“Vertical agriculture is all the rage now,” the influential Kiplinger Letter (Forecasts for Executives and Investors) wrote recently. It was exercising artistic license to report from an imagined “future” on what life will be like in 15 years. In the year 2030 “...fruit, vegetables and grains (are grown) in buildings controlled with artificial intelligence rather than on horizontal land.” The transition to urban vertical farms by that time has eliminated the need for long-haul trucking and has dramatically reduced the use of fertilizer and pesticides. Unused farmland has reverted to nature.
Back here in 2016, that future might seem like science fiction, yet investors see the potential. The sector is anticipated to grow by over 30 percent annually through 2020 to a value of greater than $3.8 billion. Spread, a Japanese vertical farming company, recently announced that it will construct the first totally automatic “vegetable factory.” The new operation will see robots initially harvest 30,000 heads of lettuce daily, with a target of 500,000. The company’s existing vertical farming facility already produces 21,000 heads each day.
Simply put, vertical farming takes place indoors, with multiple rows of plants stacked vertically. The combination of the vertical layers, in conjunction with optimized lighting, heating, watering and fertilization results in accelerated growing cycles and high yields. The same square footage of space can produce much more product than in a conventional field.
Vertical farming is generating a lot of excitement. Here are some of the points that proponents emphasize:
- Faster growing rates and higher yields to meet the needs of a growing world population
- Requires up to 98 percent less water than farming in the open field due to water recycling
- Yields fresh produce on a year-round basis
- Not impacted by weather fluctuations
- Reduces or eliminates agricultural runoffs
- Dramatically reduces long haul transportation requirements by offering local production in communities
- Can utilize empty commercial structures that already exist in communities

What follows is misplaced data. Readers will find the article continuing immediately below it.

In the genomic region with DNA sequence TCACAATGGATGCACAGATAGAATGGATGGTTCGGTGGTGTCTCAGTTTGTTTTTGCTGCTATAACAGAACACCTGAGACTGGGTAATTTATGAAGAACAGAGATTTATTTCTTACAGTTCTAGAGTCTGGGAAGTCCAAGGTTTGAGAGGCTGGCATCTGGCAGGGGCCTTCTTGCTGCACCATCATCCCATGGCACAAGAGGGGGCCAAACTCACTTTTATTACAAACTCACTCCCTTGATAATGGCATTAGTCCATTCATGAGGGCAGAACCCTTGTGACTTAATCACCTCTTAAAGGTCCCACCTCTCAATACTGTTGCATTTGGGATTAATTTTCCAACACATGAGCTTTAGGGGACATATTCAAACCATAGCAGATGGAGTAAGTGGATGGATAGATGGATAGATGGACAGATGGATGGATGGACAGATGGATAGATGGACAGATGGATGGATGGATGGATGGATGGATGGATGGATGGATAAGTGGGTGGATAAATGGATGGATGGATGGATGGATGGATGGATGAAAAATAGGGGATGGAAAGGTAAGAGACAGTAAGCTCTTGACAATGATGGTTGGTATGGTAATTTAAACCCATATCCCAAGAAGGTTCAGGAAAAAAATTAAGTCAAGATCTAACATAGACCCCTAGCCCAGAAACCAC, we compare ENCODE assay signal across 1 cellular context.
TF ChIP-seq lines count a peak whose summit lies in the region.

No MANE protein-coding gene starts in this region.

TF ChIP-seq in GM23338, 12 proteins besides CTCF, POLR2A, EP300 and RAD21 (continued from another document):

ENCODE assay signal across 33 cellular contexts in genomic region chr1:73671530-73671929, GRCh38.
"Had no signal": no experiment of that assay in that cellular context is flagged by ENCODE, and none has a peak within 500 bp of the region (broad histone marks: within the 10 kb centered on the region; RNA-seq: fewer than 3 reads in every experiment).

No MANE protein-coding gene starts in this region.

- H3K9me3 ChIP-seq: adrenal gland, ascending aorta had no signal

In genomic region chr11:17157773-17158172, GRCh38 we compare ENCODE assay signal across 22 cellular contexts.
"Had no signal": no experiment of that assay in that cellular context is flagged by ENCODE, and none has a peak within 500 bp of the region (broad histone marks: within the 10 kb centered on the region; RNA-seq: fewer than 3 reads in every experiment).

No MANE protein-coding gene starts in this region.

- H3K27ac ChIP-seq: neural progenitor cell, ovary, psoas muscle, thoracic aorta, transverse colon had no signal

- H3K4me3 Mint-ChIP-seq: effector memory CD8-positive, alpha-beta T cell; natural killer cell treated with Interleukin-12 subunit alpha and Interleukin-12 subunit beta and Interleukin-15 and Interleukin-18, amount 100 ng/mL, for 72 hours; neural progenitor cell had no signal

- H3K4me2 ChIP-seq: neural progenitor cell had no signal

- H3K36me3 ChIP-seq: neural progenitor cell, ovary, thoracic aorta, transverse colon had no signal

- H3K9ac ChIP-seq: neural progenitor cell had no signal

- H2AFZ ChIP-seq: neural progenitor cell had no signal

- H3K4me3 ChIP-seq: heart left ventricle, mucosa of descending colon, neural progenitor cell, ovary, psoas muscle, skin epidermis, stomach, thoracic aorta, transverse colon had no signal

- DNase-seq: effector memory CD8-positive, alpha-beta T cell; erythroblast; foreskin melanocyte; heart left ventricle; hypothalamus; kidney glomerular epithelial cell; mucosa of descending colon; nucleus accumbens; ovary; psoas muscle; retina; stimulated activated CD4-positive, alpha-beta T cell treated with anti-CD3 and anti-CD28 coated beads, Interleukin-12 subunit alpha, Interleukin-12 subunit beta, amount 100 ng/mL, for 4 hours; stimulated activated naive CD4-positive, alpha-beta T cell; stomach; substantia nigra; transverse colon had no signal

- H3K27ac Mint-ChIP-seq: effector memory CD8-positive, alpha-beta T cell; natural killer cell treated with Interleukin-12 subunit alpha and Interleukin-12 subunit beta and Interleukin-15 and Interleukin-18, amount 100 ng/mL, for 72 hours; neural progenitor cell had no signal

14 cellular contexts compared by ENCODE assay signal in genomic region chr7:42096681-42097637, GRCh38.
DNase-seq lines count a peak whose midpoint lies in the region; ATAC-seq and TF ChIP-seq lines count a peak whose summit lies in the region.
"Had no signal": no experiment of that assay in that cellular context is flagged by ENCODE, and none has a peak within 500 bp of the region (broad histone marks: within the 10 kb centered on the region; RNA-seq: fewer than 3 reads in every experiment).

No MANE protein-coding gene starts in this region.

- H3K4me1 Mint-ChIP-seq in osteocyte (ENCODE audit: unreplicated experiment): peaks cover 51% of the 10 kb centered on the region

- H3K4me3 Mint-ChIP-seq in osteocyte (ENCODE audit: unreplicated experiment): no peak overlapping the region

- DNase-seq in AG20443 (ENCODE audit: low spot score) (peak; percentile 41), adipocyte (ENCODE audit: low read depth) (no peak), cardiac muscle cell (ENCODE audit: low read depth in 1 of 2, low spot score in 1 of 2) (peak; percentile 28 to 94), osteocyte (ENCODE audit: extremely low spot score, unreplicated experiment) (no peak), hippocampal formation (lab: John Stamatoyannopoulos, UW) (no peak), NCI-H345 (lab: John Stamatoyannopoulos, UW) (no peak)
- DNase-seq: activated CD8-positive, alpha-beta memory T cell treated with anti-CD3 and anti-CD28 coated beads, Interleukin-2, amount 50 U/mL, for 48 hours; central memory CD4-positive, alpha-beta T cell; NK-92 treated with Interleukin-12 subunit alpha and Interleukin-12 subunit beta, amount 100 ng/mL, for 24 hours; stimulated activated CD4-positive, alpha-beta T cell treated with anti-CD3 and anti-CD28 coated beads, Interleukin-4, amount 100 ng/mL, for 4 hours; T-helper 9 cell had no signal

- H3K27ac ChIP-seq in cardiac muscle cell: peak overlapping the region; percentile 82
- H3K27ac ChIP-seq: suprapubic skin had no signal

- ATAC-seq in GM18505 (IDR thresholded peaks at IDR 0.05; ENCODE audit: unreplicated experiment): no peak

- Generates local jobs for the community
- Can take pressure off of farmland and allow for ecosystem restoration
Critics, however, believe that vertical farming is simply not cost-effective. Louis Albright, an emeritus professor of biological and environmental engineering at Cornell University, has suggested that vertical farming is “pie in the sky.” He has argued that the energy costs associated with vertical farming make vertical farming an unsustainable solution.
While proponents of vertical farming agree that energy costs pose a significant challenge, they believe that solutions are at hand. “The technical limiting factor...is still energy costs related to lighting and HVAC (heating, ventilation, and air conditioning), but these are being overcome rapidly as more investors and entrepreneurs get involved,” the Association for Vertical Farming states on its website.
Meanwhile, the sector continues to grow, with the launch of two vertical farms in Alaska recently announced, as well as a new $23 million, 60,000 square foot vertical farm to be built by FarmedHere in Louisville, Kentucky. The company already has a 90,000 square foot facility in Chicago, currently the largest in North America.
"This new location will bring us one step closer to reaching our goal of building vertical farms in 18 cities across the country and feeding 75 percent of the United States' population," FarmedHere CEO Matt Matros commented in a press release. "With a projected 9.6 billion people on earth by 2050, alternative forms of agriculture are becoming more important, especially in urban areas where adequate farmland is limited."
If successful, vertical farms could result in lower prices and less seasonal fluctuation for greens on the East Coast, according to one analyst. Whether or not vertical farms become a game changer will hinge on continued progress in reducing energy costs. Uncertainty remains, but vertical farming proponents believe that things are looking up.